One cold and bitter Thursday in Munich, Germany,
A great united family conceded victory.
Eight men will never play again who met distruction there.
The flowers of English football, the flowers of Manchester.
Jim Carroll


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Subject: RE: football songs are they folk or traditional so
From: McGrath of Harlow
Date: 24 Oct 06 - 07:37 AM

Here is a page about this (with a sound file and video). It indicates Eric Winter who edited "Sing" as the author, and it was published there anonynmously, and Eric was the editor. It might have been printed earier though, shortly after the crash, on the Manchester Evening News letters page - it ought to be possible to check that out. In which case the attribution to Eric might be a misunderstanding.

Tune is the one Ewan McColl used for the Ballad of John Axon, which has led a lot of people to assume the song was written by Ewan.


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Subject: RE: football songs are they folk or traditional songs
From: GUEST
Date: 24 Oct 06 - 08:50 AM

Thanks McGrath of Harlow
Think I might have copy of Sing with it in , now you mention it.
Jim Carroll
PS I know the rumour of MacColl writing it, but he always denied it.


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Subject: RE: football songs are they folk or traditional songs
From: Snuffy
Date: 24 Oct 06 - 09:09 AM

I have the Spinners recording somewhere.


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Subject: RE: football songs are they folk or traditional songs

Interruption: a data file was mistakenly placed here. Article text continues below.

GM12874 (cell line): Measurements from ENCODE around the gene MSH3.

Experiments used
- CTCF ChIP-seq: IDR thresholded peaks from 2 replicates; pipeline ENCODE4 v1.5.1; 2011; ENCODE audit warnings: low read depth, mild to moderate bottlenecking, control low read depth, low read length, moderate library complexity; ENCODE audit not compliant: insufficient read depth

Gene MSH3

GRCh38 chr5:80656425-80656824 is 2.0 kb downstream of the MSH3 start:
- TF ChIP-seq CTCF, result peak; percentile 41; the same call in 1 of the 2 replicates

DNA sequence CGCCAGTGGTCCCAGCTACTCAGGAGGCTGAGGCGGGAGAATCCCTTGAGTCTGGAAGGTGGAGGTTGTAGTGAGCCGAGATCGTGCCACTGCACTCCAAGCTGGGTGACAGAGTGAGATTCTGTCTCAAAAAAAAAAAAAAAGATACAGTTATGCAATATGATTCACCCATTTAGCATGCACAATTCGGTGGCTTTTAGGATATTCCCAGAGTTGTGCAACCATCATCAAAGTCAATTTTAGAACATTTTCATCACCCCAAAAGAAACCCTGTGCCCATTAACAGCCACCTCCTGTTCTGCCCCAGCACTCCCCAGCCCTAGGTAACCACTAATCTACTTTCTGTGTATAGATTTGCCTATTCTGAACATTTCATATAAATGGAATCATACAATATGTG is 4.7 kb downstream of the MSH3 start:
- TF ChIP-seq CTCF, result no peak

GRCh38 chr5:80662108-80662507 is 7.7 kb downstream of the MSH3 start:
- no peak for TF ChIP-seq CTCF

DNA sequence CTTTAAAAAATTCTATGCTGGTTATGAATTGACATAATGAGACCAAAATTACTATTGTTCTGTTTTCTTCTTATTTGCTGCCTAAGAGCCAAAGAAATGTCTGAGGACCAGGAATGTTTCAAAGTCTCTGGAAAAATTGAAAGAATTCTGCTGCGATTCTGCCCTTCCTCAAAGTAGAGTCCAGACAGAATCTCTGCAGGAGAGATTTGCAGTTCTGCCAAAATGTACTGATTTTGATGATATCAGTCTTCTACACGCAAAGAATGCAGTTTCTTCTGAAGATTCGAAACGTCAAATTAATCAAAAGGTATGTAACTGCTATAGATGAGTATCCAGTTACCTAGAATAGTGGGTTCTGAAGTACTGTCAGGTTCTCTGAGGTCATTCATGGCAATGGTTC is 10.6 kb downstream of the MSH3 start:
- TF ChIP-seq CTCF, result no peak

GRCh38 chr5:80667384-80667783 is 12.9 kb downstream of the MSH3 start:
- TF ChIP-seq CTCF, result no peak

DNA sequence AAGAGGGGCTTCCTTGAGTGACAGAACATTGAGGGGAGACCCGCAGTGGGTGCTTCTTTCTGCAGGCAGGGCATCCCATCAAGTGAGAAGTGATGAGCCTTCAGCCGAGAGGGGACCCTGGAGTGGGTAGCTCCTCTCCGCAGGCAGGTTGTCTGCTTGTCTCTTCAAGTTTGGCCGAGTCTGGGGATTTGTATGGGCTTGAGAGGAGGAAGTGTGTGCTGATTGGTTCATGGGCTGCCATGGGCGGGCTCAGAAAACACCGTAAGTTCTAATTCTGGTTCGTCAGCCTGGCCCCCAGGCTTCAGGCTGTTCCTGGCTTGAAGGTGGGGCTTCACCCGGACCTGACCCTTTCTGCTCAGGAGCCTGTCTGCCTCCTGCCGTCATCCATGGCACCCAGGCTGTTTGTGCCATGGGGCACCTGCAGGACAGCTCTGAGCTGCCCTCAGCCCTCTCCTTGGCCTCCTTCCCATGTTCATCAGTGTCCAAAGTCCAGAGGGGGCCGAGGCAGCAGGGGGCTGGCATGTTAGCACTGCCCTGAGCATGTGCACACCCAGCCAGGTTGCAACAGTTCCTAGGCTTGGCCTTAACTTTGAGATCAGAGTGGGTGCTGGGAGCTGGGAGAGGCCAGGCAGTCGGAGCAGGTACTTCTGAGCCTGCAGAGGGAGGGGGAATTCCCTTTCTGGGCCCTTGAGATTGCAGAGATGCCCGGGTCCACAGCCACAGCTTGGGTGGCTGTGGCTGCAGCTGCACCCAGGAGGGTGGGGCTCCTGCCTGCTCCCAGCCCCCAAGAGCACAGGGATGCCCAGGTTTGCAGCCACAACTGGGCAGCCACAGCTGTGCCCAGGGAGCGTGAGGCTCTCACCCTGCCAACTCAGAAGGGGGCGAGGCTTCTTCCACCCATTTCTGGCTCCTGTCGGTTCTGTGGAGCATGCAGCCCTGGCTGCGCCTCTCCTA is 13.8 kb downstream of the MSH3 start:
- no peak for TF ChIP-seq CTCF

From: The Sandman
Date: 25 Oct 06 - 04:31 AM

Richard Grainger, Has recorde a self compsed football song, more details available from the man himself , I would imagine., at his website.


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Subject: RE: football songs are they folk or traditional songs
From: Muttley
Date: 08 Nov 06 - 08:24 AM

Captain Birdseye wrote:

Celtic sing Fields OF athenry, Liverpool sing Youll Never Walk Alone . . . . .

Don't want to plough over your Fields of Athenray Captain, but Celtic United more commonly sing "You'll Never Walk Alone" as do the Liverpool FC and Ajax Amsterdam in Holland.

In fact for a recent Champions League match in Portugal the Celtic supporters unfurled a giant banner which read "You'll Never Walk Alone" in Portuguese in honour of Benfica's No.29 who had a seizure and died on the pitch a year or two ago.

It has been a long-standing debate as to just WHO used You'll Never Walk Alone first - Liverpool or Glasgow Celtic ~ however, As the Liverpool fans began using it as an 'official' anthem virtually within DAYS of it's release by Gerry & the Pacemakers; they win by default as the earliest Celtic usage is at least a year after that.

Another "Recent" was that a few years ago, Liverpool played Celtic at Anfield Park and Gerry Marsden was on hand to sing / lead the fans in the singing of You'll Never Walk Alone.

So, sdorry, but YNWA is the official anthem of BOTH clubs - not Fields of Athenry.


Muttley ~ a life-long Liverpool, Glasgow Celtic / Ajax Amsterdam supporter (and NOT because YNWA is the official anthem for all three (I only found out about Ajax a year or so ago.


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Subject: RE: football songs are they folk or traditional songs
From: Wyrd Sister
Date: 08 Nov 06 - 09:00 AM

Presumably, as to whether they're folklore etc or not, the songs are a musical parallel to chants:
research on chants